Tangut language

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Buddhist scripture written in Tangut

Tangut (also Xīxià or Hsi-Hsia or Mi-nia) is an ancient northeastern Tibeto-Burman language[1] once spoken in the Western Xia, also known as the Tangut Empire. It is classified by some linguists as a Qiangic language, which includes the Northern and Southern Qiang languages and the Rgyalrong languages, among others.

Tangut was one of the official languages of the Western Xia (known in Tibetan as Mi nyag and in Chinese as 彌藥 Míyào), which was founded by the Tangut people and obtained its independence from the Song dynasty at the beginning of the 11th century. The Western Xia were annihilated when Genghis Khan invaded in 1226.[2]

The Tangut language has its own script, the Tangut script.

The latest known text written in the Tangut language, the Tangut dharani pillars, dates to 1502,[3] suggesting that the language was still in use nearly three hundred years after the destruction of the Tangut people.


Modern research into the Tangut languages began in the late 19th century and early 20th century when S. W. Bushell, Gabriel Devéria, and Georges Morisse separately published decipherments of a number of Tangut characters found on Western Xia coins, in a Chinese-Tangut bilingual inscription on a stele at Wuwei, Gansu, and in a copy of the Tangut translation of the Lotus Sutra.

The majority of extant Tangut texts were excavated at Khara-Khoto in 1909 by Pyotr Kozlov, and the script was identified as that of the Tangut state of Xixia. Such scholars as Aleksei Ivanovich Ivanov, Ishihama Juntaro (石濱純太郎), Berthold Laufer, Luo Fuchang (羅福萇), Luo Fucheng (羅福成), and Wang Jingru (王靜如) have contributed to research on the Tangut language. The most significant contribution was made by the Russian scholar Nikolai Aleksandrovich Nevsky (1892–1937), who compiled the first Tangut Dictionary and reconstructed the meaning of a number of Tangut grammatical particles, thus making it possible to actually read and understand Tangut texts. His scholarly achievements were published posthumously in 1960 under the title "Tangutskaya Filologiya" (Tangut Philology) and the scholar was eventually (and posthumously) awarded the Soviet Lenin Prize for his work. The understanding of the Tangut language is far from perfect: although certain aspects of the morphology (Ksenia Kepping, The Morphology of the Tangut Language, Moscow: Nauka, 1985) and grammar (Tatsuo Nishida, Seika go no kenkyū, etc.) are understood, the syntactic structure of Tangut remains largely unexplored.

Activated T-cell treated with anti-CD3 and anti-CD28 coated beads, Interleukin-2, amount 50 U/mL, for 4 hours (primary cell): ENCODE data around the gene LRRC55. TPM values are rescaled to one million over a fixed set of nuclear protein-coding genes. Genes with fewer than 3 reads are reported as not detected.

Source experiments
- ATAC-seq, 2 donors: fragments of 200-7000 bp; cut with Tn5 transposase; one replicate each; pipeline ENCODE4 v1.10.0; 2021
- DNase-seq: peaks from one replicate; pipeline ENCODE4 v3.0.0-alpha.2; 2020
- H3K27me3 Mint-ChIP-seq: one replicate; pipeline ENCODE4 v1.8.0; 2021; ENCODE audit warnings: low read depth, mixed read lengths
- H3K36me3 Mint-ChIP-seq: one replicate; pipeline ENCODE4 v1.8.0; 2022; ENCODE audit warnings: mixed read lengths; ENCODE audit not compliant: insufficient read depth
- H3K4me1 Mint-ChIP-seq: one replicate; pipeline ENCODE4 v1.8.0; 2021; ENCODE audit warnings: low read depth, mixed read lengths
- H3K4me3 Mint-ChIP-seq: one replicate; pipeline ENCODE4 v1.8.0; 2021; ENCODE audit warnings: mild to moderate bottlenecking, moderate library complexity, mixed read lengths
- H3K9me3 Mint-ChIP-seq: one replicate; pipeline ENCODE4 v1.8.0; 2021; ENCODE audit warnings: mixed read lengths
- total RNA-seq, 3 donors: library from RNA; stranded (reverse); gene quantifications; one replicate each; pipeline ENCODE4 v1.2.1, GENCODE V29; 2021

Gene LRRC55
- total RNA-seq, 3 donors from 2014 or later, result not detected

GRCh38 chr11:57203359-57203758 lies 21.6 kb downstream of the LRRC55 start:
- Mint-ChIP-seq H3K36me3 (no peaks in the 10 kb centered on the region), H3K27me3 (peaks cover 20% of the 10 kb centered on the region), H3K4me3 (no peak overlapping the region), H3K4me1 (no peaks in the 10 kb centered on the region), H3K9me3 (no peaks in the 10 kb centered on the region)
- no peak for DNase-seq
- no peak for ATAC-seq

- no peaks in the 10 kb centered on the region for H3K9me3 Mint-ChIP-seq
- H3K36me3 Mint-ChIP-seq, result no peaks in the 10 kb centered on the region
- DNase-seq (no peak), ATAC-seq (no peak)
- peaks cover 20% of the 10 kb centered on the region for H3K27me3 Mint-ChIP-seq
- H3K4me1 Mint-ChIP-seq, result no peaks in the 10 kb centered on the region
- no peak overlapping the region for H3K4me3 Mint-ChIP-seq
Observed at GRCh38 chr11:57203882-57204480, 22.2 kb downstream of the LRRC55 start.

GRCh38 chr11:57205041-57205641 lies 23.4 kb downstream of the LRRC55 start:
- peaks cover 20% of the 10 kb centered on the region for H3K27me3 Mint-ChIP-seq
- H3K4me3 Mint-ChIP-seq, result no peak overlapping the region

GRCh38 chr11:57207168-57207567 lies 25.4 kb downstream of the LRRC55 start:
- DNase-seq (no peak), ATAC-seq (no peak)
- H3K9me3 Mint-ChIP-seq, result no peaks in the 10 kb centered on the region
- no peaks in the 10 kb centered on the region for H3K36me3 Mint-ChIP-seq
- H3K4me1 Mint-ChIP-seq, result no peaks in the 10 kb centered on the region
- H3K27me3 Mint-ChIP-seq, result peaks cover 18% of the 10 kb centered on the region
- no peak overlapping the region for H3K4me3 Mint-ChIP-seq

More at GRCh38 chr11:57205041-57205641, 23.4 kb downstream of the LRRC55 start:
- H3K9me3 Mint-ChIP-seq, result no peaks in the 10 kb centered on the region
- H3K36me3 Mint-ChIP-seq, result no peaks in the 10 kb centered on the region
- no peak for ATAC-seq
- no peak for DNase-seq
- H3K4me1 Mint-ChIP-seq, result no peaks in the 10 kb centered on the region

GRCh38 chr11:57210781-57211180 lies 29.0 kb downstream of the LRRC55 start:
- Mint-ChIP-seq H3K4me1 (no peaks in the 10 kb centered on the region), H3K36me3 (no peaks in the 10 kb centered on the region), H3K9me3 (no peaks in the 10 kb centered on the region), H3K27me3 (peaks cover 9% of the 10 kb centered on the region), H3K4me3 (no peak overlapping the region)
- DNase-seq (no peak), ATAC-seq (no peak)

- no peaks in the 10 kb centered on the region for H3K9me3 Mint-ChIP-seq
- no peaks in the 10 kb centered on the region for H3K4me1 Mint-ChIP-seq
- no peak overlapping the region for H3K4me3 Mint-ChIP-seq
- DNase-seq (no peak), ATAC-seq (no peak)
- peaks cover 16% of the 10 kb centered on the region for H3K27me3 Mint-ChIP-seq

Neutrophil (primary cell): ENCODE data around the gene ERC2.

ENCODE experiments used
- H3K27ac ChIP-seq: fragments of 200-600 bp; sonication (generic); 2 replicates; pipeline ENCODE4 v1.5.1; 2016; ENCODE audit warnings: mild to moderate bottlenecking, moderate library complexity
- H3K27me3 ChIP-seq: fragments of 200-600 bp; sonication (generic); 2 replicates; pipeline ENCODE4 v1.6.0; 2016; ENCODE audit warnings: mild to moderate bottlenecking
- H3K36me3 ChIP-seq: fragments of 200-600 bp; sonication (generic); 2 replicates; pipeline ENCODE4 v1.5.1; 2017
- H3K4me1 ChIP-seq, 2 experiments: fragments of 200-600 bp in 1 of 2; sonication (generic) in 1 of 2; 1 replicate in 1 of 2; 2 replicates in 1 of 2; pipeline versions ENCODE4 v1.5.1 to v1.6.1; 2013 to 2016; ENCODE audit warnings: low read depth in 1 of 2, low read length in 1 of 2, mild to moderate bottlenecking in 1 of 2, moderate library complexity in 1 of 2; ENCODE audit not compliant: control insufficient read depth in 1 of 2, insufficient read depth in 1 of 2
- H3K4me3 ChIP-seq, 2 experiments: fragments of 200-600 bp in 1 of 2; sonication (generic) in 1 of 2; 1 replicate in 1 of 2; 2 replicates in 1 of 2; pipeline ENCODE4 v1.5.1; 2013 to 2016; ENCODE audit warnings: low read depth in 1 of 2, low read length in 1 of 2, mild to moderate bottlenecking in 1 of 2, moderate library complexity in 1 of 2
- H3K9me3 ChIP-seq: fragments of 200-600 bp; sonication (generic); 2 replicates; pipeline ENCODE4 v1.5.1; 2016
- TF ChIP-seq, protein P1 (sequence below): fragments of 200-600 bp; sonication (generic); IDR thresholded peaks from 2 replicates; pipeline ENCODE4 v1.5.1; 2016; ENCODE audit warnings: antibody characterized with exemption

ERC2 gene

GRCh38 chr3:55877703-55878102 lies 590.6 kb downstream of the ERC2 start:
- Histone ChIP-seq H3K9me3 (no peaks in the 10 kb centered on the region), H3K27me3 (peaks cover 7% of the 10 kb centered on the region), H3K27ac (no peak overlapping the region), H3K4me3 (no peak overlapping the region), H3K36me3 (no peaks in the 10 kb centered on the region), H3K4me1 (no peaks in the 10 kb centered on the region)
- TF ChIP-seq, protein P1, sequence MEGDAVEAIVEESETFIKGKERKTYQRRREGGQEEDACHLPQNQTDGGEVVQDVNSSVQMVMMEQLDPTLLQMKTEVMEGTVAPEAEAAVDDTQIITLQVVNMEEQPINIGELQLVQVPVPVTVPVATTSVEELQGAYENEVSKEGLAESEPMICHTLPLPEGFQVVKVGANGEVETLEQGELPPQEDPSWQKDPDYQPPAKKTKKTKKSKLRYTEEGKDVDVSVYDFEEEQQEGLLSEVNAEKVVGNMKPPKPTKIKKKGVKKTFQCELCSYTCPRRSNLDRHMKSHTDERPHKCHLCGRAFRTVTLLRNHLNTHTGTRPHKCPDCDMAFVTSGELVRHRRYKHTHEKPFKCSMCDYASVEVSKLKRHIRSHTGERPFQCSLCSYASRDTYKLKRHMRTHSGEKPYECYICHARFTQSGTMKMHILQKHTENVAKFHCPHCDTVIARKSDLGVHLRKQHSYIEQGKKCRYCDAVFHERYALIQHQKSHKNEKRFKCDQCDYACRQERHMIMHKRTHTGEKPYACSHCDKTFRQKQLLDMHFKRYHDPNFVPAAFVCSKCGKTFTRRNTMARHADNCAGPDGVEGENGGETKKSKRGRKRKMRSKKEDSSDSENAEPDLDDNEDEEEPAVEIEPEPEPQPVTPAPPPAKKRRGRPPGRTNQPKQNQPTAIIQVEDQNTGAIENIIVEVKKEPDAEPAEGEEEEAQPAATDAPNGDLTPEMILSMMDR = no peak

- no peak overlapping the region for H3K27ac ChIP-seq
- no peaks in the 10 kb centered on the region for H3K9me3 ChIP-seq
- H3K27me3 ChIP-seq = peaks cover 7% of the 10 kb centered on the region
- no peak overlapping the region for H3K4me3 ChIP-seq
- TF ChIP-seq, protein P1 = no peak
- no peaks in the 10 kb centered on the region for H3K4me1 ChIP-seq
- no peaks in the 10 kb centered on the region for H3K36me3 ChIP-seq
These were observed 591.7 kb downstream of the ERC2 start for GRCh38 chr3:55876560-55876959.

The Khara-Khoto documents are at present preserved in the Institute of Oriental Manuscripts of the Russian Academy of Sciences in Saint Petersburg. These survived the Siege of Leningrad, but a number of manuscripts in the possession of Nevsky at the time of his arrest by the NKVD in 1937 went missing, and were returned, under mysterious circumstances, to the Institute of Oriental Manuscripts only in October 1991.[4] The collections amount to about 10,000 volumes, of mostly Buddhist texts, law codes and legal documents dating from mid-11th up to early 13th centuries. Among the Buddhist texts a number of unique compilations, not known either in Chinese or in Tibetan versions, were recently discovered. Furthermore, the Buddhist canon, the Chinese classics, and a great number of indigenous texts written in Tangut have been preserved. These other major Tangut collections, though much smaller in size, belong to the British Library, the National Library in Beijing, the Library of Beijing University and other libraries.


  1. van Driem, George (2001). Languages of the Himalayas, Volume One. BRILL. ISBN 90-04-12062-9. 
  2. "IDP News Issue No. 2" (PDF). IDP Newsletter (2): 2–3. January 1995. ISSN 1354-5914. Retrieved 2009-07-03. 
  3. Frederick W. Mote (2003). Imperial China 900-1800. Harvard University Press. pp. 257–. ISBN 978-0-674-01212-7. 
  4. van Driem, George (1993). "Ancient Tangut manuscripts rediscovered" (PDF). Linguistics of the Tibeto-Burman Area. La Trobe University, Australia. 16 (1): 137–155. ISSN 0731-3500. Retrieved 2009-08-05. 


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